A gas water heater will use a pilot light, while an electric water heater uses an ignition. There are hybrids of this in natural gas-ignitions, too. If your pilot light goes out and can’t be re-lit, there may be a gas issue along the water heater's lines.
If your electric ignition doesn’t start, it could be a faulty ignition or electrical issues with the unit. This requires a plumber to come out and diagnose for various reasons, from fault equipment to a clogged sensor.
If your TPR valve fails, this can lead to pressure building up inside the water heater from the water pipes and sewage lines. If the water heater begins to overheat, this valve helps relieve it. If this fails, it could lead to the water heater exploding under the right circumstances. Annual maintenance and checks should check the TPR valve to ensure it’s not capped off, blocked, or have any other issues that could lead to an explosion.
A loss of water pressure causes water throughout your home to act oddly. For your water heater, the TPR valve may open and begin to release excess pressure if there’s too much water pressure in your lines leading to the tank. In extreme cases, this can cause your water heater to begin leaking as it seeks to regulate the pressure inside. If your home suffers from water pressure loss, consider an expansion or storage tank to help control it and prevent water damage.
As your water heater ages, loose parts, nuts, bolts, and more may cause issues that lead to it not heating. If you see leaking, however small, it may be as simple as tightening parts of it up to ensure it doesn’t continue. If you suspect your water heater’s age is at fault for heating issues or see leaking when it doesn’t heat, it’s time to consider replacing the unit.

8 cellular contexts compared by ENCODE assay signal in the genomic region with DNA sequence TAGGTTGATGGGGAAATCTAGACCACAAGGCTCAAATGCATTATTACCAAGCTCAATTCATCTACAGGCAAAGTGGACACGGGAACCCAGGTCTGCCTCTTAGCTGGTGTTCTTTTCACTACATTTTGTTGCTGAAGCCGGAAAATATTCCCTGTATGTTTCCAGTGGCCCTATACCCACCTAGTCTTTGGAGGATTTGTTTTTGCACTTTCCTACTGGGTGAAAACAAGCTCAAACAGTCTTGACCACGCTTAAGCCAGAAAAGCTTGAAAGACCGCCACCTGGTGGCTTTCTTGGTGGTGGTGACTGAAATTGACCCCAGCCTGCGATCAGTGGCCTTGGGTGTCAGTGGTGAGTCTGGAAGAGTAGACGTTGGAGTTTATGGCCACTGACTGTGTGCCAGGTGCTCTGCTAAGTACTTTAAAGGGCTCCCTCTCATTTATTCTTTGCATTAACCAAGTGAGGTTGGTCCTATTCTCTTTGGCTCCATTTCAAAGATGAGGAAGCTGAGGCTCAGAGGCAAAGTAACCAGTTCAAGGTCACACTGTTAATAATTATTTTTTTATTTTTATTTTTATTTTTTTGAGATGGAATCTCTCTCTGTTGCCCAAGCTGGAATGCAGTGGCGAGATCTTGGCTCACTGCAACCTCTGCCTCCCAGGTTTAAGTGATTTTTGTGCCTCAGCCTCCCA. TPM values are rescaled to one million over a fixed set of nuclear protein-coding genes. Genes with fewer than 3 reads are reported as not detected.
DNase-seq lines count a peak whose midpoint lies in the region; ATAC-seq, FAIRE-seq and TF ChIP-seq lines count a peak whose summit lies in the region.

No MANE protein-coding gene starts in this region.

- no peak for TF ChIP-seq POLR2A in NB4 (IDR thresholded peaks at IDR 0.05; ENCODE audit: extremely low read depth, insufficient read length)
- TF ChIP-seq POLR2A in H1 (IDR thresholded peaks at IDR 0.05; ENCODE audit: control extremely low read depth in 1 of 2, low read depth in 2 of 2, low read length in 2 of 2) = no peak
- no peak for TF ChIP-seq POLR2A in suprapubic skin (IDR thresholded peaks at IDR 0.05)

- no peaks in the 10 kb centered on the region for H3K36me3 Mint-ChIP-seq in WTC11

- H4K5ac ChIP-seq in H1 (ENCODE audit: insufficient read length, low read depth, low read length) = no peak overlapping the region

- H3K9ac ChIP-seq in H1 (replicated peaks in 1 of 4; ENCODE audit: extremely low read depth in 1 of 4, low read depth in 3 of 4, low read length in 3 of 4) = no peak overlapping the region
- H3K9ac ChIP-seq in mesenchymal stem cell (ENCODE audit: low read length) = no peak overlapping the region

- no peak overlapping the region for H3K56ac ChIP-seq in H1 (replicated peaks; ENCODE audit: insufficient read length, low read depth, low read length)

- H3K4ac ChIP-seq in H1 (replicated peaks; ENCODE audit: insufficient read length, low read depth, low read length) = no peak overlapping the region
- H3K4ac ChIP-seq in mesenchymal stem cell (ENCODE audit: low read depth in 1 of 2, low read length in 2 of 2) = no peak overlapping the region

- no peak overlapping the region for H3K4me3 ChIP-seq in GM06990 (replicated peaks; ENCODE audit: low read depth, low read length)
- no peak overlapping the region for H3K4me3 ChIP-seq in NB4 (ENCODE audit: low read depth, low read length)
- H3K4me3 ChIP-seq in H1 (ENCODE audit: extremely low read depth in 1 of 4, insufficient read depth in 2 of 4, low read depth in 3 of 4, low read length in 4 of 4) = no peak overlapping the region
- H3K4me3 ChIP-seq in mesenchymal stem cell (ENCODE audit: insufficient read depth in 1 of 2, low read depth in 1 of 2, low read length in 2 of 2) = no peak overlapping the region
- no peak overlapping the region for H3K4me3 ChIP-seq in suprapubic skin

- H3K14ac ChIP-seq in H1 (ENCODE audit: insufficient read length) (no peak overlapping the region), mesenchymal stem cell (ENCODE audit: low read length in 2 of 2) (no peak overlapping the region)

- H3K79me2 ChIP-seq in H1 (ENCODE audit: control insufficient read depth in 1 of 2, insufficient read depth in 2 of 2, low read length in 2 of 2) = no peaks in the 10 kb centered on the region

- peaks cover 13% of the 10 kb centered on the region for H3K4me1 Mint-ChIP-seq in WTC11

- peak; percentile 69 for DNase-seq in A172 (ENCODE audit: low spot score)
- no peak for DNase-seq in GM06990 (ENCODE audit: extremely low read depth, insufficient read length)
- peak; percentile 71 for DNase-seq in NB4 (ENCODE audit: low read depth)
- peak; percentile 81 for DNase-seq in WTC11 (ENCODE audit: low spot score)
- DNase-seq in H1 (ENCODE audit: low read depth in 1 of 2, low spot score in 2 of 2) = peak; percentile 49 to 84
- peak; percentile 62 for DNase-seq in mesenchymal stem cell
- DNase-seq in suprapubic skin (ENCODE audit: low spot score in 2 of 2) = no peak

If you’re experiencing issues with your hot water heater not heating, you can try a few steps before contacting A.B. May:
Keep in mind these are not exhaustive troubleshooting steps. Anything could've gone wrong during the installation process or from overall usage.
For the best way to troubleshoot your electric or gas water heater when it doesn’t heat water, refer to the manual or call A.B. May for a home visit.
Don’t be afraid to say, “I don’t know what’s wrong with the water heater.” Not everybody understands how these units work or want to fix them on their own. If you’re not sure what’s wrong, contact A.B. May to schedule an appointment. From tankless water heaters to older tank-type water heaters, we can fix them all.
Our water heater experts will come to your home, figure out what the issue is, and recommend what steps to take next. This could be as simple as making a repair to replacing the entire unit. We can look at the warranty you have and see what can be repaired or replaced under it. Perhaps, we can even help install an energy-efficient upgrade to your home. No matter what, we will explain your options so you can choose the best one for you. Let us give you peace of mind and ensure your water heater is working for you and your family.